13.22C trust rules easy to breach

13.22c trust rules

Advisers must be aware circumstances such as an overdrawn bank account can cause a contravention of the SIS regulation 13.22C trust rules.

Great care must be taken regarding SMSF investments in an ungeared unit trust as defined by Superannuation Industry (Supervision) (SIS) regulation 13.22C as even the simplest and unintended situations, such as an overdrawn bank account due to fees charged, can result in a contravention of the rules, a specialist lawyer has said.

“[If the bank account of the unit trust is overdrawn], that itself could be a problem. That [circumstance] is seen as effectively a borrowing. Therefore that alone will contravene one of the provisions [of SIS regulation 13.22C] and [will result in] a failure under [SIS regulation] 13.22D and [the SMSF’s investment in the unit trust then] becomes an in-house asset,” DBA Lawyers director Daniel Butler warned during a panel session at the Chartered Accountants Australia and New Zealand National SMSF and Financial Advice Conference 2022 held in Sydney last week.

Butler pointed out this in turn could cause the value of in-house assets the SMSF holds to exceed 5 per cent of the dollar amount of the fund’s total assets, which in turn will mean the trustees will have to action a plan to reduce the value of in-house assets to ensure they are below that threshold.

“I see that happening quite a bit. It could be unintended that it may happen. I actually advise people to [keep a balance in the bank account that will prevent it from going] into overdraft [because] banks will allow that to happen,” he noted.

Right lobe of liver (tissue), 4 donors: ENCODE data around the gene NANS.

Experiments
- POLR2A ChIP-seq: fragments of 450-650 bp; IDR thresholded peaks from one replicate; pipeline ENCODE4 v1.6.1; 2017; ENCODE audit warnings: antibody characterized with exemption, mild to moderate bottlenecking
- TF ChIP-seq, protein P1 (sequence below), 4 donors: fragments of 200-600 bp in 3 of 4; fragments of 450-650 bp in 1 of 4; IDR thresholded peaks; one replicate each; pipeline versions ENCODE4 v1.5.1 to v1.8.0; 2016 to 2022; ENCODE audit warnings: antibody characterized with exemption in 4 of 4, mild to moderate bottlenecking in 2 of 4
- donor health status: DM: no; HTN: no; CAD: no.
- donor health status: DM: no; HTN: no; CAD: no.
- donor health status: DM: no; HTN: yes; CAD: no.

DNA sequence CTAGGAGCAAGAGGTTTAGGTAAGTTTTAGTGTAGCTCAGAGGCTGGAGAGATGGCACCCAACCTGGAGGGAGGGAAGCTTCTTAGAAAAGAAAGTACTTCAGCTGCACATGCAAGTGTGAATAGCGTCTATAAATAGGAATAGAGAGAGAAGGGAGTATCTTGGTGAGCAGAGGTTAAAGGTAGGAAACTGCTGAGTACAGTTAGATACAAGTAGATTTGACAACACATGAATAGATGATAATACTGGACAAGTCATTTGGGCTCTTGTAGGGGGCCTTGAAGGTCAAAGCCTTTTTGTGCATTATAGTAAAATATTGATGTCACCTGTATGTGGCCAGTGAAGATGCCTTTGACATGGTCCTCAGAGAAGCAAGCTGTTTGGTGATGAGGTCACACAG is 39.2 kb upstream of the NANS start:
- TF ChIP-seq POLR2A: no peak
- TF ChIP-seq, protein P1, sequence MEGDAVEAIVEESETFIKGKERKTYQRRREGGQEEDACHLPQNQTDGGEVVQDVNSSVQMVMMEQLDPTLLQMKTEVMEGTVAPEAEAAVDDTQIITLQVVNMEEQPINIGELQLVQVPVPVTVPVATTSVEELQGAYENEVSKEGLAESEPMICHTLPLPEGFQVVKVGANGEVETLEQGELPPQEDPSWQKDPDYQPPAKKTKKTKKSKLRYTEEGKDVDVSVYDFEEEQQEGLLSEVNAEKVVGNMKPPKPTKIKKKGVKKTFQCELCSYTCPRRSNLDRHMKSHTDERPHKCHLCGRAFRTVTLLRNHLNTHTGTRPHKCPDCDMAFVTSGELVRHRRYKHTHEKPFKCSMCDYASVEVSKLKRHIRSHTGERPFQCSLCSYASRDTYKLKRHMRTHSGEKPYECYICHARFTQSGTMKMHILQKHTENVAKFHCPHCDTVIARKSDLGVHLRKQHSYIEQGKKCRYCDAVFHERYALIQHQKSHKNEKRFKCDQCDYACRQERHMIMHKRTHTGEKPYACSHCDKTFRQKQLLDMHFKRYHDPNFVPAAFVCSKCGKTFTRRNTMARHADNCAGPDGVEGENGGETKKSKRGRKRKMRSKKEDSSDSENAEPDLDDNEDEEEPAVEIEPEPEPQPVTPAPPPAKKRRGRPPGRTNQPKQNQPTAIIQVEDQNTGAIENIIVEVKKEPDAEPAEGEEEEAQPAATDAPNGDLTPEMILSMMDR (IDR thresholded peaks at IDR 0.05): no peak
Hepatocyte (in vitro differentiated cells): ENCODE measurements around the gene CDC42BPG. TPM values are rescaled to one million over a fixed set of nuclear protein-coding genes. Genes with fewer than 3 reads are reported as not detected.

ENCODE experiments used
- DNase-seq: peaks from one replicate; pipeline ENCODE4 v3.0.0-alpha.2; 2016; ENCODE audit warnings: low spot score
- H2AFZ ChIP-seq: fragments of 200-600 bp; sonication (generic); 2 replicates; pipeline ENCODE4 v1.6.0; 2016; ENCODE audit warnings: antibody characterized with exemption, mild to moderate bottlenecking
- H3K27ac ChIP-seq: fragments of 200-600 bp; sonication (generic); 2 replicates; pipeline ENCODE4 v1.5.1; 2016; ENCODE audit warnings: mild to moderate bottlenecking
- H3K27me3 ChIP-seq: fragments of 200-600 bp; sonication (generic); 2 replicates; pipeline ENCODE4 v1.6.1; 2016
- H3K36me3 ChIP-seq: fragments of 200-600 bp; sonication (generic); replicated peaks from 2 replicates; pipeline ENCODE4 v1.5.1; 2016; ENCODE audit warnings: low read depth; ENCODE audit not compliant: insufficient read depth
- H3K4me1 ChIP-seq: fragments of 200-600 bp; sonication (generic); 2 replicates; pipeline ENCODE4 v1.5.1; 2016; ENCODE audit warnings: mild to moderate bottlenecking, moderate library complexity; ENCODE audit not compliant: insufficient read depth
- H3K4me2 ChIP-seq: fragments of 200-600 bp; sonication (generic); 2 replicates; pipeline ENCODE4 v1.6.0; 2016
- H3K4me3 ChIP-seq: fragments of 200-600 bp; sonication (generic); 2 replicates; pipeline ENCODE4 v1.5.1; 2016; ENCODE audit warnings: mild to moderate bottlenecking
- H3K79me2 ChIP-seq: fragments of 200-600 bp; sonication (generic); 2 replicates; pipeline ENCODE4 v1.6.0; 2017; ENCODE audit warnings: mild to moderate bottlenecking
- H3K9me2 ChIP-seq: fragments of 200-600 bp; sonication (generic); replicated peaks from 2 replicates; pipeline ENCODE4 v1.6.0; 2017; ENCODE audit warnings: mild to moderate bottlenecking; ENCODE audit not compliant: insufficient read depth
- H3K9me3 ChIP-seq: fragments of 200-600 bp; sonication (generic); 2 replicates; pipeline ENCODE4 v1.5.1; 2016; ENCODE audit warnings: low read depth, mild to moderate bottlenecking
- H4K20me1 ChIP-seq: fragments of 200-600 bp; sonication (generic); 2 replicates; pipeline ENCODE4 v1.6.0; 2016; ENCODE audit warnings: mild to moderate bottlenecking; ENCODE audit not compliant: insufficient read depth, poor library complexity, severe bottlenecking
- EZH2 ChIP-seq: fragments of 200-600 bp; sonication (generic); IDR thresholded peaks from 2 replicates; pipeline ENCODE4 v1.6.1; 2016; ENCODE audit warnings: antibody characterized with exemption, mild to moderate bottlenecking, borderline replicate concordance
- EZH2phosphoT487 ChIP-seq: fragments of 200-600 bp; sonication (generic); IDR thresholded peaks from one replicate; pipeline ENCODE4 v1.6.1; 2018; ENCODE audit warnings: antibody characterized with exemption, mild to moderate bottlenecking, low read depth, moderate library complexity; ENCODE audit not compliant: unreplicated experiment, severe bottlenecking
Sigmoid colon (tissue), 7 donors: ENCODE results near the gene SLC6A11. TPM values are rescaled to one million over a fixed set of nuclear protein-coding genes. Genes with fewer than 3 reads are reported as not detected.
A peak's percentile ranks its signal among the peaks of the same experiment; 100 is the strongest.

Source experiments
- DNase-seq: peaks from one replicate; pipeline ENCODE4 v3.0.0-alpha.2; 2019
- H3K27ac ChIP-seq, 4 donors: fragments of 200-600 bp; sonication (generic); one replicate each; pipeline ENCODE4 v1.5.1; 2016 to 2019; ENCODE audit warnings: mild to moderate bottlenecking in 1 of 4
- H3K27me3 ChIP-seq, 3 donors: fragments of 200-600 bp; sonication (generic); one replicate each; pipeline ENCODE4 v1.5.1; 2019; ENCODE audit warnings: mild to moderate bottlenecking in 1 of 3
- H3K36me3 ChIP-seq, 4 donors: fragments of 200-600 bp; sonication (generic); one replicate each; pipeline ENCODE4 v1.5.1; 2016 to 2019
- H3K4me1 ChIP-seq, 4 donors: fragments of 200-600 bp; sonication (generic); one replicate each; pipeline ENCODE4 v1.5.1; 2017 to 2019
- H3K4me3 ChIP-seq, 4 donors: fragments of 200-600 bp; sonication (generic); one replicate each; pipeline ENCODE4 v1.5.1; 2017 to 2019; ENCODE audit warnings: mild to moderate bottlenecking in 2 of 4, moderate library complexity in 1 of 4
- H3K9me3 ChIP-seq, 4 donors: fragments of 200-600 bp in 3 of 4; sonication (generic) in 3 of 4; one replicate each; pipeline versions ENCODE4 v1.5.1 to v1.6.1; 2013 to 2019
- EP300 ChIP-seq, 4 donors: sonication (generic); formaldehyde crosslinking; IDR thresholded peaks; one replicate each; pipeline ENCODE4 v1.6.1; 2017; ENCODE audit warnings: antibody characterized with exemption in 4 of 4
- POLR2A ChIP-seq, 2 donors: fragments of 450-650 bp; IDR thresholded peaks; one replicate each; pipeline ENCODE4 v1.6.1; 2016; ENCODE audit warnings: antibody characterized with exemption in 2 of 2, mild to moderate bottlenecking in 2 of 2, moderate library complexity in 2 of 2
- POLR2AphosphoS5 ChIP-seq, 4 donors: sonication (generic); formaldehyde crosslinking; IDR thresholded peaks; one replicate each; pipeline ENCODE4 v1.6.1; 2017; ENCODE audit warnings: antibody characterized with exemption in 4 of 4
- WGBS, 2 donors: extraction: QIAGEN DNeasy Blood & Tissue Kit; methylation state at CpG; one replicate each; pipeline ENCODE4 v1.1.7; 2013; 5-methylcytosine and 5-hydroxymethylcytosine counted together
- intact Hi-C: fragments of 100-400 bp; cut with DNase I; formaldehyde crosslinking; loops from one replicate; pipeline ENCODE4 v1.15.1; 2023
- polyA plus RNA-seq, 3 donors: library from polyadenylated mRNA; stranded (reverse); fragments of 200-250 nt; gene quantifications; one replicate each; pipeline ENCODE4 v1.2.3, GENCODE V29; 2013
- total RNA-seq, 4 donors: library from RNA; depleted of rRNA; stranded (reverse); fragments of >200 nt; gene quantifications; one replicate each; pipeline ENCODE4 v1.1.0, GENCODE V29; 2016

Fellow panellist BDO Australia financial services, superannuation, audit and assurance partner Matina Moffitt revealed SMSF auditors are already modifying their procedures to ensure situations like this do not arise.

“The request [to sight the bank statements of unit trusts] is going out now and I would be very surprised if [to] the people in this room an auditor hasn’t asked for additional information apart from the financial statements of a unit trust especially if they [involve related parties],” Moffitt said.

“We definitely are asking for more information and I think sometimes it’s educating trustees and accountants that this information is now going to be requested.”

One factor prompting greater auditor diligence in this area is the increased focus from the ATO on related-party transactions, she said.

Copyright © SMS Magazine 2024

ABN 43 564 725 109

Benchmark Media

Site design Red Cloud Digital